Handle Panel Interviews Like A Pro

Handle Panel Interviews Like A Pro

Panel interviews … interviews involving three or more people from the same or multiple departments … can add a layer of complexity to your meetings with hiring companies.

Fortunately there are steps you can take to shine no matter how many people are involved in the proceedings. Here’s how:

Before the meeting

  • Learn how many people will attend and their names, the spelling of their names and job titles. Request this information from the meeting coordinator.
  • Determine the areas of focus of participants and their hot button issues. Find such information on LinkedIn, Google or the company web site. Particularly look for news stories about their activities and work efforts.
  • Search for their pictures on LinkedIn, Google or the company web site. Create a study document with their pictures, names and titles.
  • Discover how you are connected to panelists on LinkedIn. If you are a 2nd degree connection to a person, ask your mutual connection about the panelist and if he or she will put in a good word for you to the person.
  • Bring enough copies of your resume for all participants in case they are not provided a copy. Review your resume in case panelists fire questions at you about your background. Consider developing a leave-behind portfolio for each participant.
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Just prior to the meeting

  • Shake hands. Introduce yourself to people, calling those you recognize from their picture by name. This lets them know that you did research about them.
  • Mention mutual acquaintances and how you know them and nice comments your friend said about individual panelists.
  • Build rapport with each person by being genuine, interested, and when possible, by showing you are a friend of a friend.

During the meeting

  • Bring a notepad and pen to jot down the people’s names in order of how they sit around the room.
  • Follow the same wise advice as you would for individual interviews (sit properly, keep your energy level high, answer questions well, etc.)
  • Build a positive relationship with the group as well as with individual interviewers.
  • Gauge who the leaders and followers are in the room and what the agenda (needs, challenges, and fears) is for each of the attendees to respond most effectively.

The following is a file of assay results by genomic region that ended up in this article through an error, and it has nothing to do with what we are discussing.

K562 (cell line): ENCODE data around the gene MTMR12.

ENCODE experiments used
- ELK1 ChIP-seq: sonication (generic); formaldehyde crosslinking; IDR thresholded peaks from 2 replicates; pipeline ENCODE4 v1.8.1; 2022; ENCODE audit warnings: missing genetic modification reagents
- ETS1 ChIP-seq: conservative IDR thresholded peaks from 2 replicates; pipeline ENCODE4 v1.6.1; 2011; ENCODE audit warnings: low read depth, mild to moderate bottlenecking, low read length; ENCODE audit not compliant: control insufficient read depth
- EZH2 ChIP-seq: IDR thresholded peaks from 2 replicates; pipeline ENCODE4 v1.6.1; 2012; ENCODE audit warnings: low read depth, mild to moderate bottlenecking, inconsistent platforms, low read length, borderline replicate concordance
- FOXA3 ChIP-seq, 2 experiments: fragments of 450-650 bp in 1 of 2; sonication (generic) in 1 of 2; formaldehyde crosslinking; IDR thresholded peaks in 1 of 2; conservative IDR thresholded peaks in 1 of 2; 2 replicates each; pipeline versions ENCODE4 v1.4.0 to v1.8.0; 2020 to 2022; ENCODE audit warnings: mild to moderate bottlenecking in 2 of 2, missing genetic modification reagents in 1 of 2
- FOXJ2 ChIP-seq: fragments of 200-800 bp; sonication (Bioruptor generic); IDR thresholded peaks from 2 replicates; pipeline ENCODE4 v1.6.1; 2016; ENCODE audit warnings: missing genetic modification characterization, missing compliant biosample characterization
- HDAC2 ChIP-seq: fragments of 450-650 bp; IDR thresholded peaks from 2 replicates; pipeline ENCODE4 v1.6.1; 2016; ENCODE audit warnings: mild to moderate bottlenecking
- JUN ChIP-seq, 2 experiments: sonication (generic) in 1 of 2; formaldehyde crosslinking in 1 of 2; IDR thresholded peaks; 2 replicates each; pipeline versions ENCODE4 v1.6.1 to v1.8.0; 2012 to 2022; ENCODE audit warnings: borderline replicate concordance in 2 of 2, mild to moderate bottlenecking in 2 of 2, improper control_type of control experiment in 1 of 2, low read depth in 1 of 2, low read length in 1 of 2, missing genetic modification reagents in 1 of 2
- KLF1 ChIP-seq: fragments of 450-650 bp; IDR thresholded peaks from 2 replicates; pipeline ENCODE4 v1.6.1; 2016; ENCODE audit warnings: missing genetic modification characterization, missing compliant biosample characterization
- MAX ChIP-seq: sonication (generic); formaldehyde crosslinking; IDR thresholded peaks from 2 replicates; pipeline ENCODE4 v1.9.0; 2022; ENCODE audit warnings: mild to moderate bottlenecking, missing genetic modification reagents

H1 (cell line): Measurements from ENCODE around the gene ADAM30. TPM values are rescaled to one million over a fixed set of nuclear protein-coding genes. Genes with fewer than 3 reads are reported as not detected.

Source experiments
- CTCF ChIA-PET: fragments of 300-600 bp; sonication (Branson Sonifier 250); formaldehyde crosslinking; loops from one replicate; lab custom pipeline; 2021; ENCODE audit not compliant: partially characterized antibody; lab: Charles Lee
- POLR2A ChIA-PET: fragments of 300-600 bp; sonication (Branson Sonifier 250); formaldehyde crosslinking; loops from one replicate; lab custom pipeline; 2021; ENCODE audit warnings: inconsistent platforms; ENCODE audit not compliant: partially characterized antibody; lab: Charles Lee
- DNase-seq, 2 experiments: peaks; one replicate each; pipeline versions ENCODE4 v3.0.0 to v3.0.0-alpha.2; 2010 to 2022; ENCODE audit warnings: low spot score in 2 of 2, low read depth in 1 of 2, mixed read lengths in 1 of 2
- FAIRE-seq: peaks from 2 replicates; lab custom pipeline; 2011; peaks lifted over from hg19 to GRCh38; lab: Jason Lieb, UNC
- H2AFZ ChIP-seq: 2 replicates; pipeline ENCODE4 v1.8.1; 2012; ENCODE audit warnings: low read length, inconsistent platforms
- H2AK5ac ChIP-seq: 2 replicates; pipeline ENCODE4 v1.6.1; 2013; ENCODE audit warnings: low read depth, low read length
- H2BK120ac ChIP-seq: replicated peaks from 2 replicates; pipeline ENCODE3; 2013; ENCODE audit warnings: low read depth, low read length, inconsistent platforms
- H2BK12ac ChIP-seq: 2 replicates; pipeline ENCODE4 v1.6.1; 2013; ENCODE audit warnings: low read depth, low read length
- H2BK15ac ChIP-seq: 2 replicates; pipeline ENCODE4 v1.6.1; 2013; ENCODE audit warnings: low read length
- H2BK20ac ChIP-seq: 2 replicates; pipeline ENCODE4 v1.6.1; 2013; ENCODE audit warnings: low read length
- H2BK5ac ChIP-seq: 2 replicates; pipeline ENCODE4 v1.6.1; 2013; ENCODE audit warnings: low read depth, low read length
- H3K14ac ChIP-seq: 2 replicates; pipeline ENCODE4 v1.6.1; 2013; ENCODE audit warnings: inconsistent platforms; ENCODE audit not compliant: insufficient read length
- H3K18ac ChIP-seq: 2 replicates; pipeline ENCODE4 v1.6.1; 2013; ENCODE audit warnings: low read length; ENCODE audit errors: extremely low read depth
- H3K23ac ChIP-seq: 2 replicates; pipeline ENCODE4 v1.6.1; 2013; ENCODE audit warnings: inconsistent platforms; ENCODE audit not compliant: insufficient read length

• Be diplomatic in your responses so as not to offend one person (who may have one agenda) when trying to impress another person with a different agenda.
  • Address each person’s hot button issues in positive/impressive ways.
  • When one panelist asks a question, respond to him or her, then make eye contact with others as you answer, then return attention to the questioner.
  • Politely reference your response if a similar question is asked again. Example: “To expand on my earlier response to Janine about my work ethic, I enjoy working hard, particularly with a team and try to find a good work / life balance when I can.”
  • Speak loudly enough to be heard around the room or at an appropriate level if there is a microphone. Keep answers brief and interesting for all attendees.
  • Consciously seek to spend equal time looking at and responding to all panelists.
  • Have questions in mind that you can ask each interviewer.
  • Note the group’s dynamics. What type of interaction do they have? How do they get along? Who seems difficult? Consider how you might fit in with them and the company ID88.
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Follow Up

  • Shake hands with each participant (or at least verbally acknowledge each person), thanking individuals and calling them by name.
  • Ask for business cards, particularly from people for whom you hadn’t received/learned advanced information.
  • Jot down notes about each panelist (including the questions each asked and the work issues/concern areas about you that seemed important to each person) to help you write targeted, individual thank you messages. Assure each person that, if hired, you look forward to working with him/her to accomplish specific needs of his/her department (as specified in the job description).
  • Seek opportunities to continue building relationships with the panelists.

What other tips or questions do you have about panel interviews? Share them via the Contact Us or on the LinkedIn discussion board that might have brought you here.